Ypsilanti City Council voted on Tuesday, Oct. 15 to allow recreational marijuana businesses in the city. The ordinance passed 5-2, with Mayor Pro-Tem Lois Richardson and Councilman Anthony Morgan voting against it.
The ordinance establishes standards and procedures for the city in participation with the Michigan Regulation and Taxation of the Marihuana Act, which was approved by Michigan voters on the 2018 ballot.
The city will issue permits for up to 10 cannabis retailers, with seven permits held for current medical marijuana facilities. Under the rules, the remaining three permits must be issued through the state’s social equity program, which promotes participation in the marijuana industry by people from communities that have been disproportionately impacted by marijuana prohibition and enforcement.
Section 8-5 of the ordinance, which focuses on social equity, states that business owners with $10,000 in city contracts must use “good faith efforts” in hiring employees who have been negatively impacted by marijuana prohibition or who have prior marijuana related convictions. The ordinance states a goal of 25% of employees being low-income or from Ypsilanti.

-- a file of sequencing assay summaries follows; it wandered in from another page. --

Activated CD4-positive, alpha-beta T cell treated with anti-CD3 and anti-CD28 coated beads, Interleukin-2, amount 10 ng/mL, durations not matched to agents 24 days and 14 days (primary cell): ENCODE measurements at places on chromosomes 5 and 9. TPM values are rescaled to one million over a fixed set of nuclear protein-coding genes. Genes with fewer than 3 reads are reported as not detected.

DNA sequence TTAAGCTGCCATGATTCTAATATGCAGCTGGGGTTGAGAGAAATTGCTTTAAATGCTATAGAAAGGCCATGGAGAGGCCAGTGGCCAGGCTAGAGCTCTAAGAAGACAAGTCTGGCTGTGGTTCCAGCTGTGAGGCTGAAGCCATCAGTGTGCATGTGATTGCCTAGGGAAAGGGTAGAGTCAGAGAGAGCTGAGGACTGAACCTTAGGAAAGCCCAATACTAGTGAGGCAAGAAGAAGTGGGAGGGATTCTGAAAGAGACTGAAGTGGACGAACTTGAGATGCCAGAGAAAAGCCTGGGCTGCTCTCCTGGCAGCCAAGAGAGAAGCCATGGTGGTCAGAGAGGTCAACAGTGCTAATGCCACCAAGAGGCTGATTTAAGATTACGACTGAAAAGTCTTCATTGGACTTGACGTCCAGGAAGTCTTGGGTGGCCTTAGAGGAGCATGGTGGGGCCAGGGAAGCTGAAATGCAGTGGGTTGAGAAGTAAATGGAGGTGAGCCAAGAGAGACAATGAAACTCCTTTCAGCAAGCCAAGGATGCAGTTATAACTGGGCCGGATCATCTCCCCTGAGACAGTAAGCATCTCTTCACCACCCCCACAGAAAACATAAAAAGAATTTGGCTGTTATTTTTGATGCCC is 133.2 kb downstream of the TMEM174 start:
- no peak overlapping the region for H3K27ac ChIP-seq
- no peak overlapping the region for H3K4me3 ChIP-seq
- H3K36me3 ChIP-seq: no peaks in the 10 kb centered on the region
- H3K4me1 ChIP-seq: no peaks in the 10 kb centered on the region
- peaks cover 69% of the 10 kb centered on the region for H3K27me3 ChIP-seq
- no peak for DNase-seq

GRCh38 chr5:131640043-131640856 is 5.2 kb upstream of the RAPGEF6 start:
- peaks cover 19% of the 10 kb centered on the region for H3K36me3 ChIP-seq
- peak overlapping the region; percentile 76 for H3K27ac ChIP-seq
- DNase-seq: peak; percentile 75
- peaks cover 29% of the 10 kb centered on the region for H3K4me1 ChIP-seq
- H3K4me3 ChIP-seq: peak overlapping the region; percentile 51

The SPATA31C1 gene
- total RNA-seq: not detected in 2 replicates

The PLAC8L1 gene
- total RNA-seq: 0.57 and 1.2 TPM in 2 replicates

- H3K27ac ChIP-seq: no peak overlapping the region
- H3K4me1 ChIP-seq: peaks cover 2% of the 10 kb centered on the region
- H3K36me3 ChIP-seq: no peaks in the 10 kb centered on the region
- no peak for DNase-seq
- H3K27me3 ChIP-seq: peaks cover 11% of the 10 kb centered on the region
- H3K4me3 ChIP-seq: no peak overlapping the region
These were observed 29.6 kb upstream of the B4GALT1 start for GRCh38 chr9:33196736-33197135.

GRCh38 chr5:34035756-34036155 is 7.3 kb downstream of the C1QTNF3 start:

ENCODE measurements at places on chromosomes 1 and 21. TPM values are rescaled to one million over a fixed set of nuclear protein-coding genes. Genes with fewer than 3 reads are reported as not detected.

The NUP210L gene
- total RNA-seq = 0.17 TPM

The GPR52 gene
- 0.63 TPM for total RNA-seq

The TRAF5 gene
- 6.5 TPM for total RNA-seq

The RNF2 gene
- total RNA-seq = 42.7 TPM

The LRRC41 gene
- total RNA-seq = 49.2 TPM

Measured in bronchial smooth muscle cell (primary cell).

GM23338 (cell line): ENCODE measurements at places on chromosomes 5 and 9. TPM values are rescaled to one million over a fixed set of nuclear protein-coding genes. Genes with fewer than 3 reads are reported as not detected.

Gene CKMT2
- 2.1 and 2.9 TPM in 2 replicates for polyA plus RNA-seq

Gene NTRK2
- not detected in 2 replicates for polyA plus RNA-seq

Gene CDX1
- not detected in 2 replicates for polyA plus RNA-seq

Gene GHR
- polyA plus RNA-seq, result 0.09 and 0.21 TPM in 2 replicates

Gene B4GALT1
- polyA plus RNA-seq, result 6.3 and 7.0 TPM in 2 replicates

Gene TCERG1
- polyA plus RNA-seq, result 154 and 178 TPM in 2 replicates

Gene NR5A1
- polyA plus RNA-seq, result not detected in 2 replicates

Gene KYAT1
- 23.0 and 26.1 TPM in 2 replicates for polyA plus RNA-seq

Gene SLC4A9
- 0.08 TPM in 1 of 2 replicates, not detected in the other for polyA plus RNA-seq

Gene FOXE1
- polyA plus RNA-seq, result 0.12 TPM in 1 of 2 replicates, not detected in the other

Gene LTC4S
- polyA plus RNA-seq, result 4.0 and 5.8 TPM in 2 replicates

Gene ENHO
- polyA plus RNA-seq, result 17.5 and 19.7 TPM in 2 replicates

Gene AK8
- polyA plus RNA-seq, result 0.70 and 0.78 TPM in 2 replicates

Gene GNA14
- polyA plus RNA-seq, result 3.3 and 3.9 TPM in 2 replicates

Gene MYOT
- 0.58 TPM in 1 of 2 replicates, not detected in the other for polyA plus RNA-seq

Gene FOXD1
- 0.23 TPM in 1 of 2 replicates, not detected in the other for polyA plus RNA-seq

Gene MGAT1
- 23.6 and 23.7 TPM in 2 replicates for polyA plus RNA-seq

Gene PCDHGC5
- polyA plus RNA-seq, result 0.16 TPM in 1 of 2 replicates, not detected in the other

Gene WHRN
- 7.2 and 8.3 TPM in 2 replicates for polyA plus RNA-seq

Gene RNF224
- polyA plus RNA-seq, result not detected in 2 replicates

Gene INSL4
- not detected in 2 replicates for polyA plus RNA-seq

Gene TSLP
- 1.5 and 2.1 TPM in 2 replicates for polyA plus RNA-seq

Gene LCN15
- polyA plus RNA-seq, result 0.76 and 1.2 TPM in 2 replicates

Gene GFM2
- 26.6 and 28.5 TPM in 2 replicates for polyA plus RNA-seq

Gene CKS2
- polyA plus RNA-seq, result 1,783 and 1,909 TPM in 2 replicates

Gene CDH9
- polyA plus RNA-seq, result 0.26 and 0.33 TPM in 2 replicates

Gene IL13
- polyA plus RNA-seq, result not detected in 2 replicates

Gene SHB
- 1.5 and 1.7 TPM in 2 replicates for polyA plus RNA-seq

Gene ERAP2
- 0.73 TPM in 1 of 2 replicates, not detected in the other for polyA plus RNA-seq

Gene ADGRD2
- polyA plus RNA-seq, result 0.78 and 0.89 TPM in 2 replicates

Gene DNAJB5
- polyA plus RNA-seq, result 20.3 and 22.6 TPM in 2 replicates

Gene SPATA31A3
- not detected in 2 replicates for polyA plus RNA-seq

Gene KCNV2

Additionally, $1,000 from every permit fee will be used for community education and outreach. Examples of that would be supporting youth who have been negatively impacted by “the war on drugs” as it relates to the prohibition of marijuana and education on adult-use of recreational marijuana in general.
Section 8-5 also states that the City of Ypsilanti will not drug test workers who are not in safety-sensitive jobs without reasonable documented cause. Random drug-testing is also prohibited. In terms of what is punishable by law enforcement, the possession or smell of marijuana will no longer be a probable cause for investigation or arrest in the city of Ypsilanti.
According to Mayor Pro-Tem Lois Richardson, 835 municipalities have opted out on allowing recreational marijuana businesses, but could still opt in once the state gets all it’s rules and regulations together. Richardson voted against the ordinance, stating she wishes the city would have taken their time before making the decision.
“It is not necessary to jump in,” Richardson said in an email to the Echo. “We have not set zones yet, how many or where for everything. I felt we needed more input from our residents, and we should have discussed it with our school board … [There are] too many unknowns.”
Council member Annie Somerville said she is excited to see the city support something that has historically been frowned upon and stigmatized.
“I think people should be able to socially consume cannabis without the worry of breaking the law,” Somerville said. “I think people should be able to access the product that they want to consume in a safe way, and by doing this and allowing businesses in the city, we are saying that you can purchase a product that has been regulated and [can be] consumed safely.”
Come Nov. 1, the Marijuana Regulatory Agency will begin accepting business license applications for recreational marijuana businesses and are likely to start approving licenses by Dec. 6.